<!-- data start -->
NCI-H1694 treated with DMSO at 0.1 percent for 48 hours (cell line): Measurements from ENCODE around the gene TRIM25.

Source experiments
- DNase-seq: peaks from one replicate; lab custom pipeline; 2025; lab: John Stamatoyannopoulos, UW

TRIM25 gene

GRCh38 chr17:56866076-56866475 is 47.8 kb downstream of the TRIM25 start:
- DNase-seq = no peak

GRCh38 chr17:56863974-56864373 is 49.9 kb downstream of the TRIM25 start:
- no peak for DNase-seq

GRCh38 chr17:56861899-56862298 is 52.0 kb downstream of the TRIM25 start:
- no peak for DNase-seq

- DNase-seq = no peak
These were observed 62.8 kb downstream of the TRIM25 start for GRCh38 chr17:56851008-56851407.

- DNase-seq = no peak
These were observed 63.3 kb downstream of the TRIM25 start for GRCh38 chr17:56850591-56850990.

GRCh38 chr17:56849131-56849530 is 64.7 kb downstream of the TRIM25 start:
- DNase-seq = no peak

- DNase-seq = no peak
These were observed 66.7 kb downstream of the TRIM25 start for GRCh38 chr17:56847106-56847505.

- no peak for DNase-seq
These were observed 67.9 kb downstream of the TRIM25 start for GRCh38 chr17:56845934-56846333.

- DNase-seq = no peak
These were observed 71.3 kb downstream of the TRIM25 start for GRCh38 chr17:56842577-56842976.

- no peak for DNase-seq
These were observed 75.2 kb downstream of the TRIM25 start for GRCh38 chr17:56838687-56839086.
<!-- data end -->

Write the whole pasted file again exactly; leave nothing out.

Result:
NCI-H1694 treated with DMSO at 0.1 percent for 48 hours (cell line): Measurements from ENCODE around the gene TRIM25.

Source experiments
- DNase-seq: peaks from one replicate; lab custom pipeline; 2025; lab: John Stamatoyannopoulos, UW

TRIM25 gene

GRCh38 chr17:56866076-56866475 is 47.8 kb downstream of the TRIM25 start:
- DNase-seq = no peak

GRCh38 chr17:56863974-56864373 is 49.9 kb downstream of the TRIM25 start:
- no peak for DNase-seq

GRCh38 chr17:56861899-56862298 is 52.0 kb downstream of the TRIM25 start:
- no peak for DNase-seq

- DNase-seq = no peak
These were observed 62.8 kb downstream of the TRIM25 start for GRCh38 chr17:56851008-56851407.

- DNase-seq = no peak
These were observed 63.3 kb downstream of the TRIM25 start for GRCh38 chr17:56850591-56850990.

GRCh38 chr17:56849131-56849530 is 64.7 kb downstream of the TRIM25 start:
- DNase-seq = no peak

- DNase-seq = no peak
These were observed 66.7 kb downstream of the TRIM25 start for GRCh38 chr17:56847106-56847505.

- no peak for DNase-seq
These were observed 67.9 kb downstream of the TRIM25 start for GRCh38 chr17:56845934-56846333.

- DNase-seq = no peak
These were observed 71.3 kb downstream of the TRIM25 start for GRCh38 chr17:56842577-56842976.

- no peak for DNase-seq
These were observed 75.2 kb downstream of the TRIM25 start for GRCh38 chr17:56838687-56839086.